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Fighting for Third Places: The LGBTQ+ Civil Rights Movement

The topic that started it all! When I was planning our Cocktails & Civil Rights event, I was particularly interested in how places can become catalysts for change. Familiar with the stories of Stonewall and the significance of bars to the LGBTQ+ community, I wanted to learn about how these were not just gathering places, but places where people could express their identity and fight for social change. How did gay bars become 'a thing'? What did these spaces mean to people? Why did bars feature so prominently in the LGBTQ+ civil rights movement? What were the different methods of activism in the LGBTQ+ rights movement?


To kick off our virtual Cocktails & Civil Rights exhibit (join as a member to get all the access), we are chatting about community spaces, also known as ...




The Need for LGBTQ+ Bars


During the 20th century (and still today), LGBTQ+ individuals and communities faced discrimination, harassment, and violence. But the treatment of LGBTQ+ individuals, on both the individual and societal level, varied based on political and religious sentiment.


1920s

A brief period of acceptance of individuals and gay bars, as popular culture and celebrities openly discussed homosexuality.


1930s

The resurgence of conservative beliefs and morals, which forced individuals to hide their identities and sexualities. LGBTQ+ identity was medicalized as a mental illness and treated with electroshock therapy, castration, and lobotomies.


Two unknown American sailors in a photo booth. Image courtesy of Friends of the National WWII Memorial.

1940s

While the public conversation still focused on a heterosexual nuclear family, WWII provided service members the opportunity to live and work in a same sex environment. LGBTQ+ individuals were able to express their identity and find partners while in service.


1950s

The Lavender Scare was a period of moral panic about LGBTQ+ community members in the government. LGBTQ+ individuals were declared national security risks and seen as more likely to be communist sympathizers, and were dismissed from government positions en masse. The Lavender Scare ran parallel to McCarthyism and The Red Scare.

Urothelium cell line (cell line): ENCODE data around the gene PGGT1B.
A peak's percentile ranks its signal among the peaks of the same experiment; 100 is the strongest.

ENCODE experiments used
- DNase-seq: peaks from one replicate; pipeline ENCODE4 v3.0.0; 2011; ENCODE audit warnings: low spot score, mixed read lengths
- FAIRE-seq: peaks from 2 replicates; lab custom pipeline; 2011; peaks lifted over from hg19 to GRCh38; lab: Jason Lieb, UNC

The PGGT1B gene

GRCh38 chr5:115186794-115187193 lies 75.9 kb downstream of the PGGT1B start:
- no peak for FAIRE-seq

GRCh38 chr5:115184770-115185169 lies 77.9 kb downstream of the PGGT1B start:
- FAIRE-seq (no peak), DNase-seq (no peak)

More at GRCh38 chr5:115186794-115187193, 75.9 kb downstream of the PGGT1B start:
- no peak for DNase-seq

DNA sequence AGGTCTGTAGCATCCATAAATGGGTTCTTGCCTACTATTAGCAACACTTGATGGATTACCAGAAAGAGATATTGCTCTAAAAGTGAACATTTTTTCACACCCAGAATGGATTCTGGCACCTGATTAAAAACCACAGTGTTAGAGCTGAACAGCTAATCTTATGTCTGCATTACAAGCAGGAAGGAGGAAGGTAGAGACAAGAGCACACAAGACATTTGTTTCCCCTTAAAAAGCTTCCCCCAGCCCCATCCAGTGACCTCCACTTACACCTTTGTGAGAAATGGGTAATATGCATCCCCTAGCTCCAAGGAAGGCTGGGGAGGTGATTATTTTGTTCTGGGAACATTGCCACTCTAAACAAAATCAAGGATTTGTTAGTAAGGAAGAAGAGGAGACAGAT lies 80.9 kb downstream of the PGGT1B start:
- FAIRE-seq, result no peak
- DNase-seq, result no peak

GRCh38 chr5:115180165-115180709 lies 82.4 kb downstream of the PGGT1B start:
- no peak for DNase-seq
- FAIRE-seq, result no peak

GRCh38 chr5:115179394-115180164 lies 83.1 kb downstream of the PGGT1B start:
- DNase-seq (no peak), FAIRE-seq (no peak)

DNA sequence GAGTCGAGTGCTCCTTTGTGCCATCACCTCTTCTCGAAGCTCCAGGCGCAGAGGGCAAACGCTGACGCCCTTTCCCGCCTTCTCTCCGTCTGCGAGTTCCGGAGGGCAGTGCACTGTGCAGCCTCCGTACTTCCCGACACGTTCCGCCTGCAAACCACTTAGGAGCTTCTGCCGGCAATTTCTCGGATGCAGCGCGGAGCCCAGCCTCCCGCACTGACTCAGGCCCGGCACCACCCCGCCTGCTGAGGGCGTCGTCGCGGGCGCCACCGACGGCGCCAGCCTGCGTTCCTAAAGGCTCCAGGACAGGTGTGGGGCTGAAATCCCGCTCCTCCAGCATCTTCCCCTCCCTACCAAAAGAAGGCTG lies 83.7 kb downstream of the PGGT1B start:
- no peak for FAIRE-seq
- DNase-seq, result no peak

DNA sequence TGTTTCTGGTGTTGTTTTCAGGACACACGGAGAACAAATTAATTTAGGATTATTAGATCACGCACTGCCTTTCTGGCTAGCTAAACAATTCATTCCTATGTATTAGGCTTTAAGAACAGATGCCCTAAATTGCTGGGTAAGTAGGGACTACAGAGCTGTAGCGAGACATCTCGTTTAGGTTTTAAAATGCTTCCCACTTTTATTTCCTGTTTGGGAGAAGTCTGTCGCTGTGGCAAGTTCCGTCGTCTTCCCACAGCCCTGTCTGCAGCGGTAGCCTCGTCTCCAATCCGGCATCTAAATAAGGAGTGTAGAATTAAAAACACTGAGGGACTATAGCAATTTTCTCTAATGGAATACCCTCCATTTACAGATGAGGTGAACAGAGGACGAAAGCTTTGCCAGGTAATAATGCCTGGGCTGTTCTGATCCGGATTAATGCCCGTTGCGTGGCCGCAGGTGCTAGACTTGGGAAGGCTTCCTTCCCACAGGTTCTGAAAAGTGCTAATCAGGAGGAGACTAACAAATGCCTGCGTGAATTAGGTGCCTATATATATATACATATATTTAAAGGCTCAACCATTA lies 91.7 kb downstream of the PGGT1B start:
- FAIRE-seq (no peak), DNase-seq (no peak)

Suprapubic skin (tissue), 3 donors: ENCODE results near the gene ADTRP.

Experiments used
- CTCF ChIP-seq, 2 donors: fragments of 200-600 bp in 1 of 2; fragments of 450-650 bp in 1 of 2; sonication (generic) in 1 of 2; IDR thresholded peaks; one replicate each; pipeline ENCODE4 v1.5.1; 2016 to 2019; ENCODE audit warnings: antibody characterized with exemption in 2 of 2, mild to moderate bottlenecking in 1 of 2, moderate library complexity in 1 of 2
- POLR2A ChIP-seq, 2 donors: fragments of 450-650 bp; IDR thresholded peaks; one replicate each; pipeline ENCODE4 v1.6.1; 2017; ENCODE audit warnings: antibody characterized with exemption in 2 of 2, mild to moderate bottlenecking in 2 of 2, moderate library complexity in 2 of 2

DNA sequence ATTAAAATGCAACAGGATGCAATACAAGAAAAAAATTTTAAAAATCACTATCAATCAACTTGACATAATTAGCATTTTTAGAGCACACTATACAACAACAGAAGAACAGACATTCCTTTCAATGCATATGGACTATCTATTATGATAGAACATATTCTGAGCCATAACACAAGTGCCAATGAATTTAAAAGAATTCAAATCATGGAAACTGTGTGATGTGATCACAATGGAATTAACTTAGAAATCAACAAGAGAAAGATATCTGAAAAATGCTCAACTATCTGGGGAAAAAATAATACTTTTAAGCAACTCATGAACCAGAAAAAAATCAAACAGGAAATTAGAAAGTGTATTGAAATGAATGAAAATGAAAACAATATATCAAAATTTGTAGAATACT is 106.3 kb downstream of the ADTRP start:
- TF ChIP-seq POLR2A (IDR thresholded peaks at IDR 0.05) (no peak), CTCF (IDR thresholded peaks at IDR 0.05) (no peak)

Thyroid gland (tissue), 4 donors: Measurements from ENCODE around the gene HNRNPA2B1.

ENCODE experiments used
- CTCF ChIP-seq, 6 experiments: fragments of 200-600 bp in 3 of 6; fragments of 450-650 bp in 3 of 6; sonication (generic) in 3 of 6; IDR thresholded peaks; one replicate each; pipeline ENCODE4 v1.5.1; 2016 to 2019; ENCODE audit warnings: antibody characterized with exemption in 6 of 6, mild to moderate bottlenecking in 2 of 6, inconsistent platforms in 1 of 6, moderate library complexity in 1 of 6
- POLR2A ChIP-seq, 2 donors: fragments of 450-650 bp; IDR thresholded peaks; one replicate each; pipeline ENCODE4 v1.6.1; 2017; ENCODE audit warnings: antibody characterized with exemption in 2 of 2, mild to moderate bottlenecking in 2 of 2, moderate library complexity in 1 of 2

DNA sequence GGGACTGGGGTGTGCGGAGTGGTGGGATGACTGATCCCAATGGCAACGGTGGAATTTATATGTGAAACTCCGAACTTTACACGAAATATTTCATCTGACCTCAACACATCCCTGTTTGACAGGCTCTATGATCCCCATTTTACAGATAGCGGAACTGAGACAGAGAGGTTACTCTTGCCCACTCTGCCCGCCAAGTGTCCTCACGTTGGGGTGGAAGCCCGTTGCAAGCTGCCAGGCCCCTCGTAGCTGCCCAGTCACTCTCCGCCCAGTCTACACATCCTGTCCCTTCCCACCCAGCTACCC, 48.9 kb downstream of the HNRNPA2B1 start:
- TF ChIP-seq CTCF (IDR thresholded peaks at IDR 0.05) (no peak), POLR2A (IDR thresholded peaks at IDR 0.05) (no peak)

Gay Bars: (Mostly) Safe Spaces


In the 1960s, gay bars rose to prominence and served as safe havens for many LGBTQ+ individuals and community members. These Third Places provided a safe environment for experimentation, expression, connection, support, and community.


More than a place to drink and gather, gay bars were also places for education and part of many people’s coming out experience.


"‘Gay bars … teach and enforce the ethics and rules of gay life and pass on traditions and gay culture. One learns how to make out, to use gay slang.’ Bars are a place to find fellowship." --Dick Leitsch

However, while gay bars were spaces to learn, connect, and express one's identity, LGBTQ+ bars were also targeted by law enforcement because of their function as Third Places in the LGBTQ+ community.


Until the 1970s, It was illegal to serve gay people alcohol. LGBTQ+ individuals could be arrested and charged with sodomy, vagrancy, loitering, lewd acts, and/or wearing a disguise (dressing in drag). Raids by law enforcement would result in bars being closed, arrests, and violence.



LGBTQ+ bars “were a public place where gay people could meet and start to have a conversation, where they didn't feel like sexual freaks or somehow not part of the larger social fabric. From that came culture, politics, [and] demands for equal rights."

-- Gerard Koskovich



The raids on these Third Places launched the Gay Rights Movement with the Stonewall Riots...


 

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